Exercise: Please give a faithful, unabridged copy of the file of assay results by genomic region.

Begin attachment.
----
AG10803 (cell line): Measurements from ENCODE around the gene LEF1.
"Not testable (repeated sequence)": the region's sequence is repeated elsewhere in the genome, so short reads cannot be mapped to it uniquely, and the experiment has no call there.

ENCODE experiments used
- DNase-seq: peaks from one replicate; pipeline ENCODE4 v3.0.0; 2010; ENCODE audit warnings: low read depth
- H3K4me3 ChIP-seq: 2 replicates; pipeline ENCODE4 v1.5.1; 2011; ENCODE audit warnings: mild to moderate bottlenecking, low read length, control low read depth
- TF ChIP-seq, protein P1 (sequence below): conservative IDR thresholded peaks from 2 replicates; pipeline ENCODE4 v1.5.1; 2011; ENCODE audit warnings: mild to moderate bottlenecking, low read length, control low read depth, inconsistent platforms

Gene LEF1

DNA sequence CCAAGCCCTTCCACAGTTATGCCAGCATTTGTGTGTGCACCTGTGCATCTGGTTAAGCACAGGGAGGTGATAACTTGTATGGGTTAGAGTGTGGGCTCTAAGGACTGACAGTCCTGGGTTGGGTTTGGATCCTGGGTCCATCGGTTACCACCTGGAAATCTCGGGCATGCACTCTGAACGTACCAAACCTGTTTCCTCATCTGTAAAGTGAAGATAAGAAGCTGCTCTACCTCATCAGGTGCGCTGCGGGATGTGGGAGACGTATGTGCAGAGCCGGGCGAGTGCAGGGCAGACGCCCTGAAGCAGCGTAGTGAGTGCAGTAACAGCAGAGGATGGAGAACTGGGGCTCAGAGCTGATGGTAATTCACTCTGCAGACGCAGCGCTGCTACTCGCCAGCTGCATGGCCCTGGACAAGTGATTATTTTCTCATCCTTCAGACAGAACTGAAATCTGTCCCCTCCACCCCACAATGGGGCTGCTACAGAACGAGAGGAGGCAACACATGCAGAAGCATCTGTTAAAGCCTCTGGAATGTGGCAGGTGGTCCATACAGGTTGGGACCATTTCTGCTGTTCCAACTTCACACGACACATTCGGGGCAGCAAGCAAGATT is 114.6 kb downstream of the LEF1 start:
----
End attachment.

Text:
AG10803 (cell line): Measurements from ENCODE around the gene LEF1.
"Not testable (repeated sequence)": the region's sequence is repeated elsewhere in the genome, so short reads cannot be mapped to it uniquely, and the experiment has no call there.

ENCODE experiments used
- DNase-seq: peaks from one replicate; pipeline ENCODE4 v3.0.0; 2010; ENCODE audit warnings: low read depth
- H3K4me3 ChIP-seq: 2 replicates; pipeline ENCODE4 v1.5.1; 2011; ENCODE audit warnings: mild to moderate bottlenecking, low read length, control low read depth
- TF ChIP-seq, protein P1 (sequence below): conservative IDR thresholded peaks from 2 replicates; pipeline ENCODE4 v1.5.1; 2011; ENCODE audit warnings: mild to moderate bottlenecking, low read length, control low read depth, inconsistent platforms

Gene LEF1

DNA sequence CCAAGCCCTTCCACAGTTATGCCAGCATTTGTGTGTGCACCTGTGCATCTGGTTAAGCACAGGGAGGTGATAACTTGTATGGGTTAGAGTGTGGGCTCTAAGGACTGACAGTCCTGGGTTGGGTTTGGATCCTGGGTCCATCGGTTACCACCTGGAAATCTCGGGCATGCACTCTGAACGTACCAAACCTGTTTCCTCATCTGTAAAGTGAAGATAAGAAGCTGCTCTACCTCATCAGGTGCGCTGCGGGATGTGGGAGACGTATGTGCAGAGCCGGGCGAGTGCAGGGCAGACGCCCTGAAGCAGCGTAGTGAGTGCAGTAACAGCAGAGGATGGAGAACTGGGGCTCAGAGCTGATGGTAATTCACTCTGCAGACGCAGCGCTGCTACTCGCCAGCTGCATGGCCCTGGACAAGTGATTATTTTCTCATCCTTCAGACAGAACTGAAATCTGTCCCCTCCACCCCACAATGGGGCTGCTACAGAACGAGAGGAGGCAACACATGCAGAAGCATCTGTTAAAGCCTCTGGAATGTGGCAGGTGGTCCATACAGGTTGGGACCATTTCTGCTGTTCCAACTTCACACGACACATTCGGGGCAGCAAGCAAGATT is 114.6 kb downstream of the LEF1 start: